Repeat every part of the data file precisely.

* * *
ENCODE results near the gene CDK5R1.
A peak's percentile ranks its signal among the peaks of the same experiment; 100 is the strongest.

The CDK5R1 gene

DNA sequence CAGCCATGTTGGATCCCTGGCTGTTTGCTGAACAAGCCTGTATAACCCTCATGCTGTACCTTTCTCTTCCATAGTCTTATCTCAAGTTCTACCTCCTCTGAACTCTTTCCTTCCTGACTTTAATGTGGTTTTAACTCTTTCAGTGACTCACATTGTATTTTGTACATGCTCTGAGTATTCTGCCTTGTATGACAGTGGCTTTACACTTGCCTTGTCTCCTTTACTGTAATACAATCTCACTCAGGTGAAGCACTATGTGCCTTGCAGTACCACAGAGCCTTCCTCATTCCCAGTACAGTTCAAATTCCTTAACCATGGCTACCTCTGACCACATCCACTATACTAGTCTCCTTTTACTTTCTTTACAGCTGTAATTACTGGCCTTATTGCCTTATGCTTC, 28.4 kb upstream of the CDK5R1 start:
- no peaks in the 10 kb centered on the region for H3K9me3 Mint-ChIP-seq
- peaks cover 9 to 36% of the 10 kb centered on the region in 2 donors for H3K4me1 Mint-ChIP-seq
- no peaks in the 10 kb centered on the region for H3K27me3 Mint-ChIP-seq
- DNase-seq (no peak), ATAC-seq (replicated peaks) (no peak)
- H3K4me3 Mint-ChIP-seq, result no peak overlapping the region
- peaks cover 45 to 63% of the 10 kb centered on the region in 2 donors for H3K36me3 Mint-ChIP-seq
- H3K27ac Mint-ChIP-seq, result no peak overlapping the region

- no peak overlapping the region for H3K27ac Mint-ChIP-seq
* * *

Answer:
ENCODE results near the gene CDK5R1.
A peak's percentile ranks its signal among the peaks of the same experiment; 100 is the strongest.

The CDK5R1 gene

DNA sequence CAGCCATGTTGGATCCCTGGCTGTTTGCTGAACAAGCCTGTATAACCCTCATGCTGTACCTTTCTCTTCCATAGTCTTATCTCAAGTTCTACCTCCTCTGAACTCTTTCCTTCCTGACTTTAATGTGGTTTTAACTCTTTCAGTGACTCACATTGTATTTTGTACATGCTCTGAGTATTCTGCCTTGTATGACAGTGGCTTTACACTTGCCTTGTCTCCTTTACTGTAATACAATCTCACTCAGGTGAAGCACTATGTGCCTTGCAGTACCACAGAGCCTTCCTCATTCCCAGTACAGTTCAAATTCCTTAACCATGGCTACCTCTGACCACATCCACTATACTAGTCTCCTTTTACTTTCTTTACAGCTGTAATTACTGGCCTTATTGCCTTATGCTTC, 28.4 kb upstream of the CDK5R1 start:
- no peaks in the 10 kb centered on the region for H3K9me3 Mint-ChIP-seq
- peaks cover 9 to 36% of the 10 kb centered on the region in 2 donors for H3K4me1 Mint-ChIP-seq
- no peaks in the 10 kb centered on the region for H3K27me3 Mint-ChIP-seq
- DNase-seq (no peak), ATAC-seq (replicated peaks) (no peak)
- H3K4me3 Mint-ChIP-seq, result no peak overlapping the region
- peaks cover 45 to 63% of the 10 kb centered on the region in 2 donors for H3K36me3 Mint-ChIP-seq
- H3K27ac Mint-ChIP-seq, result no peak overlapping the region

- no peak overlapping the region for H3K27ac Mint-ChIP-seq